Starting a virtual machine using QEMU and libvirt

After the deployment process, we can start managing our virtual machines. We will use MasteringKVM01 and MasteringKVM02 as an example. Let’s start them by using the virsh command, along with the start keyword:

Figure 3.8 – Using the virsh start command

Figure 3.8 – Using the virsh start command

Let’s say that we created all five of our virtual machines from the shell script example and that we left them powered on. We can easily check their status by issuing a simple virsh list command:

Figure 3.9 – Using the virsh list command

Figure 3.9 – Using the virsh list command

If we want to gracefully shut down the MasteringKVM01 virtual machine, we can do so by using the virsh shutdown command:

Figure 3.10 – Using the virsh shutdown command

Figure 3.10 – Using the virsh shutdown command

If we want to forcefully shut down the MasteringKVM02 virtual machine, we can do so by using the virsh destroy command:

Figure 3.11 – Using the virsh destroy command

Figure 3.11 – Using the virsh destroy command

If we want to completely remove a virtual machine (for example, MasteringKVM02), you’d normally shut it down first (gracefully or forcefully) and then use the virsh undefine command:

Figure 3.12 – Using the virsh destroy and undefine commands

Figure 3.12 – Using the virsh destroy and undefine commands

Bear in mind that you can actually do virsh undefine first, and then destroy, and that the end result is going to be the same. However, that may go against the expected behavior in which you first shut down an object before you actually remove it.

We just learned how to use the virsh command to manage a virtual machine – start it and stop it – forcefully and gracefully. This will come in handy when we start extending our knowledge of using the virsh command in the following chapters, in which we’re going to learn how to manage KVM networking and storage.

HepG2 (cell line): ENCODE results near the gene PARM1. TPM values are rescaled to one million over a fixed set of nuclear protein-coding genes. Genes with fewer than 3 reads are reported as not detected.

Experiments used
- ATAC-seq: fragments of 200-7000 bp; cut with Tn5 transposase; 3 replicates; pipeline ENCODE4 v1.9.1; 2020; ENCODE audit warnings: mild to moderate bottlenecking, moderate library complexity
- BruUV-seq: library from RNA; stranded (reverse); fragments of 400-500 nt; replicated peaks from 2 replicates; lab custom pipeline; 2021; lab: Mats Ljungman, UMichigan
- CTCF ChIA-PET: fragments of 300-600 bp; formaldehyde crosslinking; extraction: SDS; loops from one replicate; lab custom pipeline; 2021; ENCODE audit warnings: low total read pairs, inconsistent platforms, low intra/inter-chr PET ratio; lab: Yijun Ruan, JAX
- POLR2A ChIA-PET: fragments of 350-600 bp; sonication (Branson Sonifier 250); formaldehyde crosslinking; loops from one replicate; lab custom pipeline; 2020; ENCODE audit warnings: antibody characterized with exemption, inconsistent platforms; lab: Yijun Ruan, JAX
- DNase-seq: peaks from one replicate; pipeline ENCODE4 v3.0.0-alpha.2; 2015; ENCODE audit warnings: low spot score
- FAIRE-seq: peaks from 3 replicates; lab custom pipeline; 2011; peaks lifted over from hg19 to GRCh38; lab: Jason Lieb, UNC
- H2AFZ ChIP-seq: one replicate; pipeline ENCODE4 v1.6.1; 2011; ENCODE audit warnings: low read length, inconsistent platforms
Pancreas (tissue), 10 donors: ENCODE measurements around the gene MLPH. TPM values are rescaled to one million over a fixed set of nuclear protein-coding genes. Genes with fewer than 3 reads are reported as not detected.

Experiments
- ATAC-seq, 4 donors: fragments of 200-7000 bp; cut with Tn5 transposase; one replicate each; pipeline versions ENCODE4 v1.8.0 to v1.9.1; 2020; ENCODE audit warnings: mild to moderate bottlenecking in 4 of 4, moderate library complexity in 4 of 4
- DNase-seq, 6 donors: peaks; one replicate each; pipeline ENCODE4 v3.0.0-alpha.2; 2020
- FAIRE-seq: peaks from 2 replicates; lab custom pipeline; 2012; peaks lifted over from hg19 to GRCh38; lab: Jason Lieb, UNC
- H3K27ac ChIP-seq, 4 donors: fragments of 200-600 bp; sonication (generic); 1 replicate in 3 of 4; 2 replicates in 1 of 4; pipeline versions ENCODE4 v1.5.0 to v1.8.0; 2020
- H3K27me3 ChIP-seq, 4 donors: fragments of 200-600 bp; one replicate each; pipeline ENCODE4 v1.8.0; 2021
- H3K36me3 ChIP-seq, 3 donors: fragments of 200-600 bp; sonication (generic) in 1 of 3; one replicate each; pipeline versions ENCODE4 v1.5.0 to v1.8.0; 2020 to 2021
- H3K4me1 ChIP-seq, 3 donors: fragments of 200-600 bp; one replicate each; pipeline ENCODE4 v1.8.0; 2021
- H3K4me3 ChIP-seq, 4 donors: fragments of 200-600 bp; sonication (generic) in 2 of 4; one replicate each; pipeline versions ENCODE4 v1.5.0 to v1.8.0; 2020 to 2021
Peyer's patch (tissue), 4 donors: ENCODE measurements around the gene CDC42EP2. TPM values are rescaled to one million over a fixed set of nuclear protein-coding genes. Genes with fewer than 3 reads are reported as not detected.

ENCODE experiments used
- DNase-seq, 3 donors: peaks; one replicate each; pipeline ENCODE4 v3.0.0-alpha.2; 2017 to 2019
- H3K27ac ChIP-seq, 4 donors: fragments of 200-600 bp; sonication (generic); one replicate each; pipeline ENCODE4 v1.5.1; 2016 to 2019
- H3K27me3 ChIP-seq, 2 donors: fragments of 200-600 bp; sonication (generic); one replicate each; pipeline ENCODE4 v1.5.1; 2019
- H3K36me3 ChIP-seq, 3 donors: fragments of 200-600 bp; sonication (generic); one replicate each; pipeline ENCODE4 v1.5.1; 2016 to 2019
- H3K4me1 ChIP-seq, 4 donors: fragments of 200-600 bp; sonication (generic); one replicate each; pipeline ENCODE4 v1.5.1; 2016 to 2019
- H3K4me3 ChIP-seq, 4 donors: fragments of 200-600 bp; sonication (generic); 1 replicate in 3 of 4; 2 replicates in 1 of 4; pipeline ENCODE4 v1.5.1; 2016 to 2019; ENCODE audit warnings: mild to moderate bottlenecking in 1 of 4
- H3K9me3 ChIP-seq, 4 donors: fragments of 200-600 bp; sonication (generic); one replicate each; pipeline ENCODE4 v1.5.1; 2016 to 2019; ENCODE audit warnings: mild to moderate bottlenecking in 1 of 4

We could do all these things from the GUI as well. As you may recall, earlier in this chapter, we installed a package called virt-manager. That’s actually a GUI application for managing your KVM host. Let’s use that to play with our virtual machines some more. This is the basic GUI interface of virt-manager:

Figure 3.13 – The virt-manager GUI – we can see the list of registered  virtual machines and start managing them

Figure 3.13 – The virt-manager GUI – we can see the list of registered virtual machines and start managing them

If we want to do our regular operations on a virtual machine – start, restart, shut down, turn off – we just need to right-click it and select that option from the menu. For all the operations to become visible, first, we must start a virtual machine; otherwise, only four actions are usable out of the available seven – Run, Clone, Delete, and Open. The Pause, Shut Down sub-menu, and Migrate options will be grayed-out as they can only be used on a virtual machine that’s powered on. So, after we – for example – start MasteringKVM01, the list of available options is going to get quite a bit bigger:

Figure 3.14 – The virt-manager options – after powering the virtual machine on,  we can now use many more options

Figure 3.14 – The virt-manager options – after powering the virtual machine on, we can now use many more options

We will use virt-manager for various operations throughout this book, so make sure that you familiarize yourself with it. It is going to make our administrative jobs quite a bit easier in many situations.

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